You Are Having a Good Time: Stories

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A Year in Reading: Rachel Khong


For better and worse, books are how I learn things. Kissing, for instance. Though I wouldn’t get the opportunity to implement this knowledge for another solid decade (or, uh, more) I referred, with hope, to the Junior Girl Scout handbook. Year after year, I read to understand, knowing that it’s a futile exercise—limitless in both the exhausting and reassuring ways. Exhaustingly, reassuringly, there is always more to know. 2018 was another Year in Reading to know more—embarrassingly literally at times. The books I read fell into a few main categories:

Literal self-help! In 2018 I did things I’d never done before and read books about them. In January I started a business; I read Starting a Business for Dummies. I read Let My People Go Surfing by Yvon Chouinard, the founder of Patagonia, about letting your employees go surfing (the self-help realm is all about the subtitles, and Chouinard’s is: The Education of a Reluctant Businessman). A book that legit changed my life was one I found on a shelf in an Airbnb: David Allen’s Getting Things Done, about Getting Things Done®! (Subtitle: The Art of Stress-Free Productivity.) I thought I was sort of spending too much time on my phone so I read a book called How to Break Up With Your Phone and it more or less worked. In June we adopted a kitten from the SPCA. I read Total Cat Mojo (The Ultimate Guide to Life with Your Cat) by Jackson Galaxy, in which he recommends blinking slowly at your cat to express love. I read a book called Adventure Cats: Living Nine Lives to the Fullest, about taking cats on hikes. Indeed, I remain as cool as I was at age 9.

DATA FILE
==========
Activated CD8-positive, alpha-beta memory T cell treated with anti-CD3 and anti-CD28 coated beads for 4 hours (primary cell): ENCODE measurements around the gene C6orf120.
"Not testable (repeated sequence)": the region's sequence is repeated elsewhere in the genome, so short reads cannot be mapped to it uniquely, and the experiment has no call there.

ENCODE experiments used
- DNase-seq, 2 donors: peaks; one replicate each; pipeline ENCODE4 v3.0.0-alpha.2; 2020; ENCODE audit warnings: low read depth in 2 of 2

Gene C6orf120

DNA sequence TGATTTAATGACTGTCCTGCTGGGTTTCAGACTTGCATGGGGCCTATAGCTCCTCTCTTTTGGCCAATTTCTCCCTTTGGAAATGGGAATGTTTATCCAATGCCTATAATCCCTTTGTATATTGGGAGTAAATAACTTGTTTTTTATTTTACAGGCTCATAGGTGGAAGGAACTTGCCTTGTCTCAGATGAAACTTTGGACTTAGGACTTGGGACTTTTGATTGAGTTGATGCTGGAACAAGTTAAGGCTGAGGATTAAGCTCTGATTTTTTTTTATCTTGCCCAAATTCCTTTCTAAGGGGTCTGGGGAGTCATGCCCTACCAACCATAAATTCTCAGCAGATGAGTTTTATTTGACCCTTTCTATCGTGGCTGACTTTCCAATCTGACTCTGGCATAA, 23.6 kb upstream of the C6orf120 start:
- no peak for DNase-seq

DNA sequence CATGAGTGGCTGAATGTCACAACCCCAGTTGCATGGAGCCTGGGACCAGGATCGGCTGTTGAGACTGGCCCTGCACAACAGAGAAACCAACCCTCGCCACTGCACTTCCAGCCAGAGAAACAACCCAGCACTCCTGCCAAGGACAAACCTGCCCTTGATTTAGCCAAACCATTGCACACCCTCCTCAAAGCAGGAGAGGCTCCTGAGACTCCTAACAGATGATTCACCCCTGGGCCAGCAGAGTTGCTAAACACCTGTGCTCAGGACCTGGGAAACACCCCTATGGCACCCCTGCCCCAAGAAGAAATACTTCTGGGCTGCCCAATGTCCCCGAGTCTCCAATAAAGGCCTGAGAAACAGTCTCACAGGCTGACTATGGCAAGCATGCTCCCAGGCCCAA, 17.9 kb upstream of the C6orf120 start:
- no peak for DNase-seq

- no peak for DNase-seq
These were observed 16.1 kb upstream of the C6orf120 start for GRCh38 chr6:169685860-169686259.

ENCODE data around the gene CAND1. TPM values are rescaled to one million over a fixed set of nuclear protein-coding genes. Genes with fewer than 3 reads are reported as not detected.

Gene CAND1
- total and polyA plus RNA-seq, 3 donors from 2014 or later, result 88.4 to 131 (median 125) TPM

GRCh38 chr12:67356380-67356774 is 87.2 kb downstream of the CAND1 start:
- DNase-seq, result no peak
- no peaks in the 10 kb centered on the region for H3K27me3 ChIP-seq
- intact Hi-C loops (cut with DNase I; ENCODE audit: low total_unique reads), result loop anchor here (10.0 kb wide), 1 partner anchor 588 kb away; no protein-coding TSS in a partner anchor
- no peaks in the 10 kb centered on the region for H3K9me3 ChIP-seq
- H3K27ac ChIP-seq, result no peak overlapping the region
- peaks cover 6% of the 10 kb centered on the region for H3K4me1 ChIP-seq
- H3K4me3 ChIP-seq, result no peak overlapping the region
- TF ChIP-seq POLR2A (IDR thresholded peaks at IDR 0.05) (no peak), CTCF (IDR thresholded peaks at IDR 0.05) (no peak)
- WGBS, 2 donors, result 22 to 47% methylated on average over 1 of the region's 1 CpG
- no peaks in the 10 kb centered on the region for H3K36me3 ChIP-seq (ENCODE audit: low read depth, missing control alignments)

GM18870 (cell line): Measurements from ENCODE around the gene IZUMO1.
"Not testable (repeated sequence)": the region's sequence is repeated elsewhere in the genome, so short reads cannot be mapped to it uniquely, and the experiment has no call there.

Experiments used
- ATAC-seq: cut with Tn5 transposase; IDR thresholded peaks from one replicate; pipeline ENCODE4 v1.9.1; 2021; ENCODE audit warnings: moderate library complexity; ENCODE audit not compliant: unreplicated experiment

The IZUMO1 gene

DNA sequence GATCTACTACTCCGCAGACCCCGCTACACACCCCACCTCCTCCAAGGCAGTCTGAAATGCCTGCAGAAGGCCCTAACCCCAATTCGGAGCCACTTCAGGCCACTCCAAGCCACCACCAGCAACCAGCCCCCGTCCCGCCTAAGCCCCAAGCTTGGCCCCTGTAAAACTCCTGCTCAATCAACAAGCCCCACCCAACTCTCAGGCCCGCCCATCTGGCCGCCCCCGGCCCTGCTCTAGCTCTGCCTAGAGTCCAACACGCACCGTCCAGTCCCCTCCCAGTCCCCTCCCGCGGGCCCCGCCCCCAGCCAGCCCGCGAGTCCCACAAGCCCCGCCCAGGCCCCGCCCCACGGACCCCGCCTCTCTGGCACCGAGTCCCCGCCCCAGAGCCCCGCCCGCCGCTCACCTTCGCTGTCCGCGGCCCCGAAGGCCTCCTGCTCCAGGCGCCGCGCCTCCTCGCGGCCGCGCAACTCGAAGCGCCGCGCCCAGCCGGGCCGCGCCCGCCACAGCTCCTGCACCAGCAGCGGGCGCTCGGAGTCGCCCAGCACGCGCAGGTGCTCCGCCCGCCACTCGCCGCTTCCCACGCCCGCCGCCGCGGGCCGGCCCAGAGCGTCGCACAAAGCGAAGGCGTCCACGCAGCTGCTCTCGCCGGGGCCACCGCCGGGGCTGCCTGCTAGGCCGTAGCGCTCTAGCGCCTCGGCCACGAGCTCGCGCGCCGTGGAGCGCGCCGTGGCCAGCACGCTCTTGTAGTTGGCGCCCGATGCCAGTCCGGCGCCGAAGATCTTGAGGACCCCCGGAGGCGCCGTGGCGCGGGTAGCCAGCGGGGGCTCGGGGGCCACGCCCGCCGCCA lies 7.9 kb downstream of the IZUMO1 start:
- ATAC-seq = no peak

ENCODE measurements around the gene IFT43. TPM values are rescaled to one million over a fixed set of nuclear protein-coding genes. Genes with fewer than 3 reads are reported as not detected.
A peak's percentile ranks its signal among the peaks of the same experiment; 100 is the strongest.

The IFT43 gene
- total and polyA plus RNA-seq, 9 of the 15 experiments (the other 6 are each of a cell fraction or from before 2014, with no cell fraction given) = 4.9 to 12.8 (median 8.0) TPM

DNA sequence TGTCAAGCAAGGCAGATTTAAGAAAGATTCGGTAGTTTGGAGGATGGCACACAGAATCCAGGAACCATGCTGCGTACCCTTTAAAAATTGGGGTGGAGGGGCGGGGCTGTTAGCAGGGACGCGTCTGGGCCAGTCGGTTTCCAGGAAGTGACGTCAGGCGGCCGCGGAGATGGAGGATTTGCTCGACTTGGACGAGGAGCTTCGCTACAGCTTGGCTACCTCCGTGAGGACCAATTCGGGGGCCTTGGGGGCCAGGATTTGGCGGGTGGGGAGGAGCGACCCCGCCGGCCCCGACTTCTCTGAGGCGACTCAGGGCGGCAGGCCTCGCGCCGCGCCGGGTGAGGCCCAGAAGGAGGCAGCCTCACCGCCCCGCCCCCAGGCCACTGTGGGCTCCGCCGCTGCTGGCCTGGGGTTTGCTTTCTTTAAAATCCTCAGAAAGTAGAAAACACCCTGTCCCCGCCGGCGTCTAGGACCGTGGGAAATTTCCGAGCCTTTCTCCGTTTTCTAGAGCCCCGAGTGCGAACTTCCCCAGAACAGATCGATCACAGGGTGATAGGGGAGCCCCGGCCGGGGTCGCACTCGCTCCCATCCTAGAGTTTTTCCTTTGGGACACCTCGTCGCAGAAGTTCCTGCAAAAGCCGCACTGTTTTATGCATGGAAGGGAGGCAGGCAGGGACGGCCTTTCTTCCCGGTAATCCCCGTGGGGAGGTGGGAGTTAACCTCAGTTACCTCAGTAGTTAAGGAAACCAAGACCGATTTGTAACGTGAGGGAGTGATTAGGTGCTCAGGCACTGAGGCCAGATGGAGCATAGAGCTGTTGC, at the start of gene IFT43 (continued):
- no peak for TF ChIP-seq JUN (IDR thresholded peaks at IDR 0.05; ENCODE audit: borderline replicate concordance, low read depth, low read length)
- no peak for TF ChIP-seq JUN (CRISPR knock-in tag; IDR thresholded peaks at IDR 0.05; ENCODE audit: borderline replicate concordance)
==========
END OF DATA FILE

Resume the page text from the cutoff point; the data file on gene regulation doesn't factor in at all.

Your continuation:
In the category of fiction that is haunting/beautiful/devastating and wholly engrossing: Freshwater by Akwaeke Emezi. An American Marriage by Tayari Jones. Exit West by Mohsin Hamid. Tommy Orange’s perfectly calibrated There There. In a single sitting, I read The Incendiaries by R.O. Kwon—an otherworldly, wonderful thing.

In the category of opening doors to other worlds, a la Exit West: I read memoirs that put me squarely in other people’s bodies: This Will Be My Undoing by Morgan Jerkins, Heart Berries by Terese Marie Mailhot, All You Can Ever Know by Nicole Chung, and The Fact of a Body by Alexandria Marzano-Lesnevich—all memoirs from distinct, memorable, assured voices.

In the category of laughing/crying perfection and exactly my cup of tea: I teared up (for sad and happy reasons!) at Less by Andrew Sean Greer, Kudos by Rachel Cusk, and The Idiot by Elif Batuman. These were books that made me laugh and broke my heart—a combo I love wholeheartedly.

In the category of the female experience made scarily visceral: You Are Having a Good Time by Amie Barrodale, a book of too-real, resonant short stories. And The Power by Naomi Alderman and Sheila Heti’s Motherhood were books that articulated my questions exactly, in perfect timing.

Maybe I read also to get mad? In the category of books I read and got mad at: The Corrections and Freedom (I know, I know, but I enjoyed Purity, and honestly, truly was open to enjoying these too). There were a few books I should have put aside and read anyway, due to my I-always-have-to-finish-a-book-even-though-I-know-life-is-short rule. And I know it makes me a chicken to not name names, but listen, I just won’t. One was an acclaimed thing that made me actually throw it across the room because of its overly, well, florid descriptions of flora. The other was by an exceedingly acclaimed author that included incredibly racist descriptions of all its Asian characters (and when I googled the author’s name with “racist against Asians” the search yielded nothing, meaning that even though this was the year of Crazy Rich Asians, it remains a year in which casual racism against Asians is still okay).

Speaking of being tired, tired, tired of the way things are, I read texts like manuals. In the category of books I read to make things different, make things better: Emergent Strategy by Adrienne Maree Brown. bell hooks’s Feminism Is for Everybody. Audre Lorde’s Sister Outsider. Roxane Gay’s Bad Feminist. We Should All Be Feminists by Chimamanda Ngozi Adichie. These are books that both galvanized me and made me hopeful—that pointed me in the right direction.